Kerala schools to continue teaching Babri Masjid portions deleted by NCERT

State minister says textbooks should not contain narrow ideological positions or propaganda of any movement

Babri Masjid being pulled down in Ayodhya on 6 December 1992 (file photo)
Babri Masjid being pulled down in Ayodhya on 6 December 1992 (file photo)

NH Digital

Schools in Kerala will continue teaching portions about the demolition of the Babri Masjid that have been deleted from the National Council of Educational Research and Training’s (NCERT) political science textbook, the Manorama has quoted the state’s general education minister V. Sivankutty as saying on Tuesday.

The autonomous body’s updated class 12 political science textbook does not mention Ayodhya’s Babri Masjid by name, referring to the mosque as a “three-dome structure [that] was built at the site of Shri Ram’s birthplace” by Mughal emperor Babur’s general Mir Baqi in the 16th century.

On Tuesday itself, Sivankutty criticised the controversial modifications and said textbooks should not contain narrow ideological positions or propaganda of any movement. He said the state does not accept the changes made in various portions, including with regard to Babri Masjid demolition and Ayodhya, by the NCERT.

In a statement, the minister also said children should be taught real history and science, and Kerala has always upheld and implemented this stand. "Textbooks should not comprise narrow ideological positions or propaganda of any movement," he said.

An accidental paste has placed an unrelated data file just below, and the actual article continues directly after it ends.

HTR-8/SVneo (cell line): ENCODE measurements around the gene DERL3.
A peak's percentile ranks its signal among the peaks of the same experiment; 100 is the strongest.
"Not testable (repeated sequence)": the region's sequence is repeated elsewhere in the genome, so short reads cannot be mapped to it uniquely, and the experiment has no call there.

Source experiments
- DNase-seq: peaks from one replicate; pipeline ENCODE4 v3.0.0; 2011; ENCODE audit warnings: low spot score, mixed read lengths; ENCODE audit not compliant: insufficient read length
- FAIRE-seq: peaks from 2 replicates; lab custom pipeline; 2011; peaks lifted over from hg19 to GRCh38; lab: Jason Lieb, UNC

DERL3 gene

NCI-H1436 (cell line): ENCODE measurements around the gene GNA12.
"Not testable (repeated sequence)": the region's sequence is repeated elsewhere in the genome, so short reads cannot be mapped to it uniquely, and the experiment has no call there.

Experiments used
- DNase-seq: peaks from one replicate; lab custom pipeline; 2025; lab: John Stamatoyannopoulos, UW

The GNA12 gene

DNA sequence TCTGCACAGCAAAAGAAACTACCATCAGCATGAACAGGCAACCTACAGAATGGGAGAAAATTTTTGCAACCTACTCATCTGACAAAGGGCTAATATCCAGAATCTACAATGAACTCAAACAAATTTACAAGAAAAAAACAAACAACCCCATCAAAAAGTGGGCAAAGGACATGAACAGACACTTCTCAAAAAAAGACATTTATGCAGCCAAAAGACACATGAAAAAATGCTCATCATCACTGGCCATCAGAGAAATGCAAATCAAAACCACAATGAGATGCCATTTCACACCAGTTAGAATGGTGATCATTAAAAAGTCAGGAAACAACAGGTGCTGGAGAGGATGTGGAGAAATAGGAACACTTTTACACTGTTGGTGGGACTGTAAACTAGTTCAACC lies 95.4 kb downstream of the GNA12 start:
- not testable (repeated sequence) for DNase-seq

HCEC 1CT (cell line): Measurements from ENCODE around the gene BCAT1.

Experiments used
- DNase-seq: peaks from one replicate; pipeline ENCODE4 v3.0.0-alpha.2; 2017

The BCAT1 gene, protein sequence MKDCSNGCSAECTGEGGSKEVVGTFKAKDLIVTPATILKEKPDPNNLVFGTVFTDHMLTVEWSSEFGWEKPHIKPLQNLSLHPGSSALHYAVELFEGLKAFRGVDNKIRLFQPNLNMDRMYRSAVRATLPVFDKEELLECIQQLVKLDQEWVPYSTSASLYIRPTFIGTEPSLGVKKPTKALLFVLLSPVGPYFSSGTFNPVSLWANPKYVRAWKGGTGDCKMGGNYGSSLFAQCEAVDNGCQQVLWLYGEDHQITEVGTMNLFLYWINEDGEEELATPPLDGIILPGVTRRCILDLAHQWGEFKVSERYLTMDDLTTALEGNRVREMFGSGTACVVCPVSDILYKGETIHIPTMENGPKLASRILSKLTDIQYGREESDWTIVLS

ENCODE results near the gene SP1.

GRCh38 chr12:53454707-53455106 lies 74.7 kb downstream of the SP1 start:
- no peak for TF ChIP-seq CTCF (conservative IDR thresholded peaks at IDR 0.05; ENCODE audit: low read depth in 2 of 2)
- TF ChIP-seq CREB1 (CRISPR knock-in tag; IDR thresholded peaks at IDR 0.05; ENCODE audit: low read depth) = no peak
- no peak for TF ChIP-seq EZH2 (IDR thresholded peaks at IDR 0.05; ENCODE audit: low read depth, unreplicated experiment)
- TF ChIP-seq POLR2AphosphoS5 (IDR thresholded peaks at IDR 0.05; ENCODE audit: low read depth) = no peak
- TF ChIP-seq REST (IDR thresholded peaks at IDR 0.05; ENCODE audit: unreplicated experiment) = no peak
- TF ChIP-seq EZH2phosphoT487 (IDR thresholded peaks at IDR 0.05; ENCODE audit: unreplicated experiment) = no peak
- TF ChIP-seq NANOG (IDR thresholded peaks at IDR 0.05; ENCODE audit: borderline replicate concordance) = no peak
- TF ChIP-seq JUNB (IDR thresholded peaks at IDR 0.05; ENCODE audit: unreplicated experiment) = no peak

Sivankutty recalled earlier controversial changes made by the NCERT in some of its textbooks, and how the state government had brought out parallel textbooks incorporating portions omitted by it.

He said the government had prepared parallel textbooks on the basis of the belief that education should be shaped according to Kerala's cultural heritage, secular approach, and progressive mindset.

Those textbooks, brought out by the state, reflected the socio-cultural features of the country and the state and were in adherence with the nation's constitutional values, he said.

The minister also pointed out that the unique intervention made by Kerala in the education sector was a source of optimism for the secular society in the country.

On Monday, state local self-government department minister M.B. Rajesh also termed the NCERT's modifications a move to communalise all systems of the government and said there was a need to continue the collective fight against such attempts.

Rejecting accusations of saffronisation of school curriculum, the NCERT director had said references to Gujarat riots and Babri Masjid demolition were modified in school textbooks because teaching about riots "can create violent and depressed citizens."

He had also said the tweaks in textbooks are part of annual revision and should not be a subject of a hue and cry. "Why should we teach about riots in school textbooks? We want to create positive citizens, not violent and depressed individuals," he had said.

The comments by Saklani come at a time when new textbooks have hit the market with several deletions and changes. It has pruned the Ayodhya section from four to two pages and deleted details from the earlier version.

With inputs from PTI

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